As with any young quarterback, there will be growing pains. Williams must quickly get comfortable reading defenses and making hiccup-fast decisions. He's already learned the hard way . The upside will be worth the bumps for a franchise with a history of Pro Bowl quarterback play that鈥檚 shorter than a toddler's bedtime book.

The more difficult question is which receiver to use in the pairing: DJ Moore, Keenan Allen or fellow rookie Rome Odunze? Each brings a different element to the offense that complements the others perfectly on paper.

I went with Moore. The returning top target has earned 1,000-plus yards in four of the past five seasons and generated 1,364 yards in last year's Chicago offense. If he can do that, he should thrive in the 2024 edition. Moore鈥檚 reliability and ability to win at all three levels make him a force. With Allen and Odunze in town, the 27-year-old wideout should see more one-on-one opportunities.

Throughout his career, Moore hasn't exactly played with fellow wideouts who command attention. DJ had his most productive cohort back in 2020, when Robbie Chosen was still going by Robby Anderson. Could the presence of two other targets siphon away chances and production? Sure, that's always a possibility. But I'm expecting this setup to actually free up Moore to be more explosive.

Buffalo Bills
QB Josh Allen · WR Keon Coleman

The Bills are asking Josh Allen to do more with less, similar to what the Chiefs asked of Patrick Mahomes the past few seasons.

The exits of Stefon Diggs and Gabe Davis put the Bills receiver corps in flux. Coleman, a second-round pick, projects as a go-to target. Khalil Shakir is the most accomplished returner, and Buffalo filled the gaps with a bunch of veterans who have question marks. Curtis Samuel, Marquez Valdes-Scantling, Chase Claypool, Mack Hollins, and KJ Hamler will battle for reps.

Allen showed down the stretch last season that he can spearhead an offense even if the No. 1 target is waning. He'll be asked to do so again.

Coleman should mesh well with Allen. The rookie excels at contested catches, which is good because Allen is known for trying to thread a pinhole. The biggest knock on Coleman is that he doesn't generate a ton of separation. But as long as he's making contested catches, the need for an open window might not be as significant with Allen as it would be with other QBs.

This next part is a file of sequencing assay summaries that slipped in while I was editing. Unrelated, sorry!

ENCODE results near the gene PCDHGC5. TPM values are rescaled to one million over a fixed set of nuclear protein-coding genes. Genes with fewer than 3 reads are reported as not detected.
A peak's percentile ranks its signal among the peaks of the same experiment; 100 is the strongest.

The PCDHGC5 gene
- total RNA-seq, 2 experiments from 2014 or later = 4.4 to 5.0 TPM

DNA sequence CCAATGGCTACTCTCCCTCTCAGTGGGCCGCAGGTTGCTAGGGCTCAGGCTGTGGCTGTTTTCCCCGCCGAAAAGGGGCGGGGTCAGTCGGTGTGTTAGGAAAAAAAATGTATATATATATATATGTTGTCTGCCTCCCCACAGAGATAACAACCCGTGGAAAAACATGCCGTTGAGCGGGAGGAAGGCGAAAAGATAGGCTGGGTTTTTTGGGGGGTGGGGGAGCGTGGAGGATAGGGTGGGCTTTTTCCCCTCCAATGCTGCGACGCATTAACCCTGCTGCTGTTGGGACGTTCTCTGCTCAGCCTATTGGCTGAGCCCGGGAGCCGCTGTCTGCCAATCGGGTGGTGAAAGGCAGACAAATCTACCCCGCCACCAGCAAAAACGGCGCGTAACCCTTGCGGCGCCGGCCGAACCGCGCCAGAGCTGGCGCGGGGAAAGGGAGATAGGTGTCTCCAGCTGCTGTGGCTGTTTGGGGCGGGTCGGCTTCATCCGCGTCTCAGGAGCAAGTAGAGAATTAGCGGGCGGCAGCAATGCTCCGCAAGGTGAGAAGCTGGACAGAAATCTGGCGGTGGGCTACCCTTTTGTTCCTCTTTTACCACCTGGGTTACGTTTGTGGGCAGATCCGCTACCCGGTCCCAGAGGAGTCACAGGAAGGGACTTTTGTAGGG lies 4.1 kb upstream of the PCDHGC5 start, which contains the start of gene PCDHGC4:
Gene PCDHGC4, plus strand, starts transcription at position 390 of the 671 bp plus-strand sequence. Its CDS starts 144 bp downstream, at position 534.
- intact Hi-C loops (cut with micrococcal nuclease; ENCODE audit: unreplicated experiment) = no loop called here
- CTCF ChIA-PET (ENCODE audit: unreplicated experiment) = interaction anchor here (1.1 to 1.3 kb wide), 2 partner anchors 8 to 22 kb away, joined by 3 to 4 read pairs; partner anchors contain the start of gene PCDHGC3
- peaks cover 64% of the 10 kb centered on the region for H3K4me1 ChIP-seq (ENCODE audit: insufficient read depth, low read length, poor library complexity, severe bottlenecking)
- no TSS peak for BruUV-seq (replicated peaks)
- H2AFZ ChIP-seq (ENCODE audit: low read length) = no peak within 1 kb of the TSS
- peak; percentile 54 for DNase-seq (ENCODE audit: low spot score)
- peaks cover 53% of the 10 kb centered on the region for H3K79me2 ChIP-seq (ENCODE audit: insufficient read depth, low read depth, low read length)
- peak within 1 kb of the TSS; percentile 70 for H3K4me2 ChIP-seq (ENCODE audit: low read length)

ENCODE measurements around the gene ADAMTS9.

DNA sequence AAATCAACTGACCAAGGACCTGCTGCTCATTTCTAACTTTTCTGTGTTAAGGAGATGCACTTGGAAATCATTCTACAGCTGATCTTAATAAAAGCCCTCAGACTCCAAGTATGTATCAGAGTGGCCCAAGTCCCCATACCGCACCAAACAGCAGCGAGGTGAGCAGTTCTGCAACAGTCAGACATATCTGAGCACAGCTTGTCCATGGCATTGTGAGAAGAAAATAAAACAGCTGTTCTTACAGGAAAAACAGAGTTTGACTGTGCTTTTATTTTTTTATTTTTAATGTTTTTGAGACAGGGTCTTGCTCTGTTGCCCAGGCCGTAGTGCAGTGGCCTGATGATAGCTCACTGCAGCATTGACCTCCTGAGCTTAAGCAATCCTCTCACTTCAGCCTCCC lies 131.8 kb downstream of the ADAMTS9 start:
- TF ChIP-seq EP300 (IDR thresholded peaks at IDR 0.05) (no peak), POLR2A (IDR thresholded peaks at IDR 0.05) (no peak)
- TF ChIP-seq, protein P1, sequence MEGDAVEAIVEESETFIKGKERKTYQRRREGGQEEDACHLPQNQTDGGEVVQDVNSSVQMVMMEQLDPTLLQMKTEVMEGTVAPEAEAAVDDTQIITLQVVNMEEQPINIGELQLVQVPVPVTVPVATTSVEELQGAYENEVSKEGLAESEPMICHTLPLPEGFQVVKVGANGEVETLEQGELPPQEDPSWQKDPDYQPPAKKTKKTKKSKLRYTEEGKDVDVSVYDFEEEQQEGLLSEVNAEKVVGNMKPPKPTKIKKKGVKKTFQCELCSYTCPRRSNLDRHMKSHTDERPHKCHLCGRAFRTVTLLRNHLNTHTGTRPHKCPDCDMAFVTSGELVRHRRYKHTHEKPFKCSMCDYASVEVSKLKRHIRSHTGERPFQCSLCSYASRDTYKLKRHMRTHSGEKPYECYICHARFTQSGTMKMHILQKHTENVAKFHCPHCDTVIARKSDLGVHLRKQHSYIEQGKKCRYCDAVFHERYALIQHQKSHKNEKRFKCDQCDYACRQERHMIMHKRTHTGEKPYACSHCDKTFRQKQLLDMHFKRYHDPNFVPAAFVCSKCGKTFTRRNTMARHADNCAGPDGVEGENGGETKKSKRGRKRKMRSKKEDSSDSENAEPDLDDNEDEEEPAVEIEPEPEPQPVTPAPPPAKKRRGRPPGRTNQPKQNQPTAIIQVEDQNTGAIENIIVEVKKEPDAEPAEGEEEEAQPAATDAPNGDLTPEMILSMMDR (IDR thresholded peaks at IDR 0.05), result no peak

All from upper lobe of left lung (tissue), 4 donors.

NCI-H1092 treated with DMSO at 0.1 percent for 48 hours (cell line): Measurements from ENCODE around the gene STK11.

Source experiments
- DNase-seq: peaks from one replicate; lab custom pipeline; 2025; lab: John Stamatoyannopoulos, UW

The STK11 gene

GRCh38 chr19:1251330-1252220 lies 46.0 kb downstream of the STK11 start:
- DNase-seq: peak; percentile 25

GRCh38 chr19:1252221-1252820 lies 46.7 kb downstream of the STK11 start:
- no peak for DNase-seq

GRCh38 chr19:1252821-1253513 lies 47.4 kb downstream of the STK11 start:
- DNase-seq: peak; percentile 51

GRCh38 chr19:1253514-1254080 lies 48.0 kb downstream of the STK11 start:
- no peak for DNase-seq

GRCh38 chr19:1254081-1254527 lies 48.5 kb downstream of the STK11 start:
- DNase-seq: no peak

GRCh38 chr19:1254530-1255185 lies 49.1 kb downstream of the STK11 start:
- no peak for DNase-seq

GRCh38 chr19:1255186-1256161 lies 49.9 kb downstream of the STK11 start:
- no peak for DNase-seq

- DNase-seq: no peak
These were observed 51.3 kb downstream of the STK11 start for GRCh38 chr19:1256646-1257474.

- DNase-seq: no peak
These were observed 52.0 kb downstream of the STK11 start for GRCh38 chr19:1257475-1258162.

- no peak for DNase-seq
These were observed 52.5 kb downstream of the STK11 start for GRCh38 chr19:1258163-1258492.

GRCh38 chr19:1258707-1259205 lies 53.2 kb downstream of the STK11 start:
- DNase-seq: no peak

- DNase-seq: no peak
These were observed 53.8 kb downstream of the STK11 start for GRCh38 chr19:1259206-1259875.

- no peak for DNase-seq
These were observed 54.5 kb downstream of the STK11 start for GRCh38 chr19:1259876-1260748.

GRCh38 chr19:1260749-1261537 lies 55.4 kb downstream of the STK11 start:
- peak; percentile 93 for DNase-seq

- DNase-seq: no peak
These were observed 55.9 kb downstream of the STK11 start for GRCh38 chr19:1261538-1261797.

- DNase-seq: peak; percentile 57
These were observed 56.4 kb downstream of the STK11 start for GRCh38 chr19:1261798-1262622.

This duo is higher on the list because Coleman profiles as the clear favorite to lead Buffalo in receiving this season. The Bills will try to spread the ball around more than they did in the past, but Coleman still likely becomes Allen's go-to guy.

Minnesota Vikings
QB J.J. McCarthy · WR Justin Jefferson

If it weren't for the looming possibility that Kevin O'Connell could start the season with Sam Darnold under center, this duo would be higher on this list. Personally, if I bought a new, expensive boat, I wouldn't keep it tied to a dock for the first few weeks of sailing season to float around in my refurbished dingy. Alas, I'm not a boat owner. Or football coach.

Whenever McCarthy eventually takes over under center, he's set up better than any other rookie quarterback. He's playing with the best receiver in the NFL, another first-round wideout in Jordan Addison, and he鈥檒l have a Pro Bowl tight end in T.J. Hockenson once the vet returns from injury. He has a stout offensive line with two solid tackles, including left tackle Christian Darrisaw, who is on his way to becoming one of the best at the position. Lastly, McCarthy gets to play in an O'Connell scheme that has proven to be very QB-friendly.

Jefferson has proven he's QB-proof. Last season, in four starts without Cousins down the stretch, he put up three games of 84-plus yards, including outings of 141 and 192 yards with Nick Mullens as his primary passer. Despite getting doubled teamed, Jefferson's route-running ability allows him to get open against any coverage. He's a nearly unstoppable force that should help make the rookie's life exponentially easier.

Washington Commanders
QB Jayden Daniels · WR Terry McLaurin

Frankly, I debated the merits of spotlighting Jayden Daniels-Terry McLaurin, Daniel Jones-Malik Nabers and Trevor Lawrence-Brian Thomas Jr. In the end, I landed on the Commanders' duo because I know McLaurin is a Pro Bowl-caliber receiver, and I trust Daniels' upside.

The Heisman Trophy winner brings dynamic ability, which he'll need behind a questionable offensive line. When most rookies get into trouble, what do they do? Target their trusty veteran.

McLaurin has shown over the years that he can get open and produce, regardless of his quarterback. Since he entered the NFL in 2019, the wideout has played with 10 starting quarterbacks: Case Keenum, Dwayne Haskins, Colt McCoy, Alex Smith, Kyle Allen, Taylor Heinicke, Garrett Gilbert, Ryan Fitzpatrick, Carson Wentz and Sam Howell. Despite that list, only in his rookie year did McLaurin not surpass the 1,000-yard barrier (he had 919 yards).

Now imagine what he can do with a quarterback as talented as Daniels.

The second overall pick in the 2024 NFL Draft comes to the league with plenty of experience, having started 55 games over five college seasons. So, while we expect growing pains, the 23-year-old has more depth of knowledge than your average first-year starter.

Defenses are sure to key on McLaurin, given the questionable surrounding weaponry, but that's been the case his entire NFL career. McLaurin has led the Commanders in receiving yards in each of his five pro campaigns. The closest No. 2 in any year was 389 yards behind him (Curtis Samuel in 2023); overall, the average gap between him and Washington's second-best pass catcher has been 513.8 yards.